UK lawyers have warned against promoting Dubai as a world centre for arbitration until the Gulf emirate can address ‘judicial failings’.

The British Irish Commercial Bar Association (BICBA), along with the University of Dubai and the Dubai International Arbitration Centre (DIAC), is holding a seminar next month to discuss and promote the United Arab Emirates as a venue for dispute resolution. 

The seminar aims to draw up proposals for further development and enhancement of the UAE’s position as a ‘world centre in arbitration’ and to discuss its strengths and future. Speakers at the event, held at the University of Dubai, include BICBA chair David Casement QC and chair of the DIAC Dr Habib Mulla. Mulla is also chair of international law firm Baker McKenzie’s Dubai office.

But UK-based solicitors and barristers have claimed the jurisdiction’s judicial system has a proven track record of corruption, legal abuse, denial of access to justice and human rights violations. 
On these grounds, the High Court in England and Wales has ruled against extradition to the UAE, they claim.

Detained in Dubai, a UK-based legal organisation specialising in UAE criminal and civil justice, said the seminar would be ‘fuelling propaganda that Dubai has an equivalently competent justice system’.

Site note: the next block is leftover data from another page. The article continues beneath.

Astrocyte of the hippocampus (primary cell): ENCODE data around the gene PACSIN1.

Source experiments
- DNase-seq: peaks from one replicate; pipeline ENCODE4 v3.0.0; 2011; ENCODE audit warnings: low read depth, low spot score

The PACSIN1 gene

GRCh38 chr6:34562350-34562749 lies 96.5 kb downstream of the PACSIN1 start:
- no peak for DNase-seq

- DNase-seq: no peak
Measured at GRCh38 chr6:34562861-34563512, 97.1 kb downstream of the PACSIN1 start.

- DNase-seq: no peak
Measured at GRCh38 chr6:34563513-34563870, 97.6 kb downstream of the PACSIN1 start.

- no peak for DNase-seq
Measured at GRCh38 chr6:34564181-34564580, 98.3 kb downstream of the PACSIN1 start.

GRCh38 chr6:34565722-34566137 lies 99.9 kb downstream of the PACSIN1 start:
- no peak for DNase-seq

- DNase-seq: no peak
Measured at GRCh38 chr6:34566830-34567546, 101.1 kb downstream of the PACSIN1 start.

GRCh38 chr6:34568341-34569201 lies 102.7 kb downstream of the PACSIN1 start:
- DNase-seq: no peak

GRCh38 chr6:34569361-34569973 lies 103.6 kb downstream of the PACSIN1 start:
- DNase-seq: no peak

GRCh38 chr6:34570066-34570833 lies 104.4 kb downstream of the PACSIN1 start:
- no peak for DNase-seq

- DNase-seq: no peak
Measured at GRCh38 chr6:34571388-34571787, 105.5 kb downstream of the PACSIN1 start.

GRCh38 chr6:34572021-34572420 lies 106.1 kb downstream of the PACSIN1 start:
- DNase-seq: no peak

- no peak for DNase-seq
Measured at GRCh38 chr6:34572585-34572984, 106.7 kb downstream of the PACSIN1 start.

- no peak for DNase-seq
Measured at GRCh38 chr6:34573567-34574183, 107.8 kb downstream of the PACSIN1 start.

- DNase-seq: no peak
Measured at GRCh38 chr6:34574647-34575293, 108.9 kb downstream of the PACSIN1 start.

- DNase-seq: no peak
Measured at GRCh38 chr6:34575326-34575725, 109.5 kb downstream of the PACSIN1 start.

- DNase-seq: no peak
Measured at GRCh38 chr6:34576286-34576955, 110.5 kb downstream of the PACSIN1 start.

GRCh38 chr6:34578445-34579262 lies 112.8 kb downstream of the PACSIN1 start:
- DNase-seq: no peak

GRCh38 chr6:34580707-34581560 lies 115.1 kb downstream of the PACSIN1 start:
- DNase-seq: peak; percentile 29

Ben cooper

Ben Cooper

Ben Cooper, a barrister at Doughty Street Chambers, said: ‘Based on my experience and knowledge, I would not recommend that the BICBA promote the DIAC as a centre for arbitration at this time. The UAE needs to address and remedy judicial failings before it should be considered as a possible legal jurisdiction of choice’.

David Haigh, a non-practising solicitor and a partner at Detained in Dubai, said: ‘I have practised law in both the UK and the UAE but unfortunately, I myself have first-hand experience of the legal system in Dubai. I was wrongfully imprisoned, arbitrarily detained.

‘At present, until the UAE judicial system undergoes significant reform, the DIAC can by no means, be considered a just, independent, safe or modern dispute resolution centre.’

Both Mulla and the BICBA have been contacted for comment.